By Gillian Slade on December 24, 2018.
In the news recently there has been coverage of a little boy in Alberta who was diagnosed with thyroid cancer a few years ago and is finally making huge strides thanks to treatment targeting a specific gene.
Surgery and chemotherapy did not seem to be improving things until a specific gene for the cancer was identified. He was subsequently able to join a clinical trial in Seattle that provides treatment targeted at that specific gene. In a recent radio interview his mother talked of him now having more energy and even an appetite again. Targeting the treatment for that gene has also meant the rest of his body has not been negatively impacted by the treatment.
Last week the University of British Columbia released information about a study that links a specific chromosome to radiation-induced pulmonary fibrosis.
Researcher Christina Haston, associate professor of medical physics and UBC’s Okanagan campus, has been able to determine that genes on a specific chromosome may be the reason why thoracic radiotherapy leads to lung injury in some patients with lung cancer.
Haston’s study found that genetic differences can indicate whether or not radiotherapy my result in lung injury.
“Currently, 50 per cent of cancer patients in Canada receive radiation therapy as part of their treatment course,” said Haston in a press release. “In addition to effects on the tumour, up to 30 per cent of these patients develop side effects to this treatment, or injuries to non-tumour tissue.”
Pulmonary fibrosis is progressive and makes it difficult for patients to breathe and process oxygen. In some cases pulmonary fibrosis developed after radiation and others after taking the cancer medication Bleomycin.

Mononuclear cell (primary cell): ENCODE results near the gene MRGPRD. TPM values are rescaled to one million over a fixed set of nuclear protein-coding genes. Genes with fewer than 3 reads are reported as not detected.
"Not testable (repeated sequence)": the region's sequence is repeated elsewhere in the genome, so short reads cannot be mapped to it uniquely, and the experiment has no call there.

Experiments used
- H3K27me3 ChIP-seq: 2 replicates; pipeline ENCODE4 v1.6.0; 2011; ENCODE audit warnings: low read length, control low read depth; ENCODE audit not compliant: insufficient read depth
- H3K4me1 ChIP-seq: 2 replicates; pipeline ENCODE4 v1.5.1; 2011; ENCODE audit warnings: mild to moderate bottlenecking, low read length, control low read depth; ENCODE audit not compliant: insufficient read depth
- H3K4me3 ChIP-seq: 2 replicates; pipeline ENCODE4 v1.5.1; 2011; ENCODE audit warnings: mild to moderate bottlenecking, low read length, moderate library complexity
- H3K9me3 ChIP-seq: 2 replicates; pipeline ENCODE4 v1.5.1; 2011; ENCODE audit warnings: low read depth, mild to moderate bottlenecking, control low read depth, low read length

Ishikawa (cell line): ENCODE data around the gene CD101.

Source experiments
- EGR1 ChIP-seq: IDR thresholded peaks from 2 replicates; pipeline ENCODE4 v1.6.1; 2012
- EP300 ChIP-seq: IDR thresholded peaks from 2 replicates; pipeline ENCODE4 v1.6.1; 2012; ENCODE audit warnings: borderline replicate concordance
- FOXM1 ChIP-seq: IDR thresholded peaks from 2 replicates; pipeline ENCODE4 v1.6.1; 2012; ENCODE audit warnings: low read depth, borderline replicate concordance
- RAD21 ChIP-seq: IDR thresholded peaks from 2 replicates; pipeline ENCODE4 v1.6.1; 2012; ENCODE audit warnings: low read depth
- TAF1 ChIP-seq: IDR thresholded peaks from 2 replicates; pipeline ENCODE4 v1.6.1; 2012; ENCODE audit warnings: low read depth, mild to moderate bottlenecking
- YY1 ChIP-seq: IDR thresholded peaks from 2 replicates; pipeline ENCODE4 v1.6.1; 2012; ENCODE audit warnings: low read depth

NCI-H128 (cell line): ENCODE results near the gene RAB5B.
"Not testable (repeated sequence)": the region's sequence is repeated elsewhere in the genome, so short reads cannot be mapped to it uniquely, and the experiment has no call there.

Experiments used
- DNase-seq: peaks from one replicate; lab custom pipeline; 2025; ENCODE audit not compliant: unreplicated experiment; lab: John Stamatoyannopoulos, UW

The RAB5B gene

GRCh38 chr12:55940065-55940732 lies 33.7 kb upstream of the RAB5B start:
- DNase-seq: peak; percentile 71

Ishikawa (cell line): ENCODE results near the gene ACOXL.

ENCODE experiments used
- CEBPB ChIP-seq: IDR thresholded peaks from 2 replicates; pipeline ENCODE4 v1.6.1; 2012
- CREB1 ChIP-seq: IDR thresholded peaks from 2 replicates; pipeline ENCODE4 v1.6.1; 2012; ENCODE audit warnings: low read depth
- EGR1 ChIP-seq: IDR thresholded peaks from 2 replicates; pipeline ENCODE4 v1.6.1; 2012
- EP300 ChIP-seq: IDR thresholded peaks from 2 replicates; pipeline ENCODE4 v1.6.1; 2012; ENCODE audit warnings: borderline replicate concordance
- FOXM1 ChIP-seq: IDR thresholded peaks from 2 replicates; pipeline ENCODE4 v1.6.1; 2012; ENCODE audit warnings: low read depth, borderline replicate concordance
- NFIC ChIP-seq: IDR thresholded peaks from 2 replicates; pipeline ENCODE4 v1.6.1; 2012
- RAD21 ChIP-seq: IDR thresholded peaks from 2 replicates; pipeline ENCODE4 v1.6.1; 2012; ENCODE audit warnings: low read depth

This study looked at susceptibility to pulmonary fibrosis, on mice in a laboratory, after radiation and also after receiving Bleomycin. It was found that the mice with a replaced Chromosome 6 were protected from pulmonary fibrosis after both radiation and Bleomycin.
“The recent findings by our lab have specifically identified these genetic differences to reside in Chromosome 6,” said Haston who feels the results may open the door to individualized cancer treatment based on the patient’s genetic makeup.
This could result in treatments with fewer side effects and a larger dose to the tumour. That in turn may result in more effective treatments and long-term beneficial results in beating cancer, said the press release.
Advances in treating cancer have soared in the last few decades and research like this at UBC has the potential to be a game changer.
Here’s to researchers and improved treatments for cancer and here’s To Your Health.
To Your Health is a weekly column by Gillian Slade, health reporter for the News, bringing you news on health issues and research from around the world. You can reach her at email@example.com or 403-528-8635.
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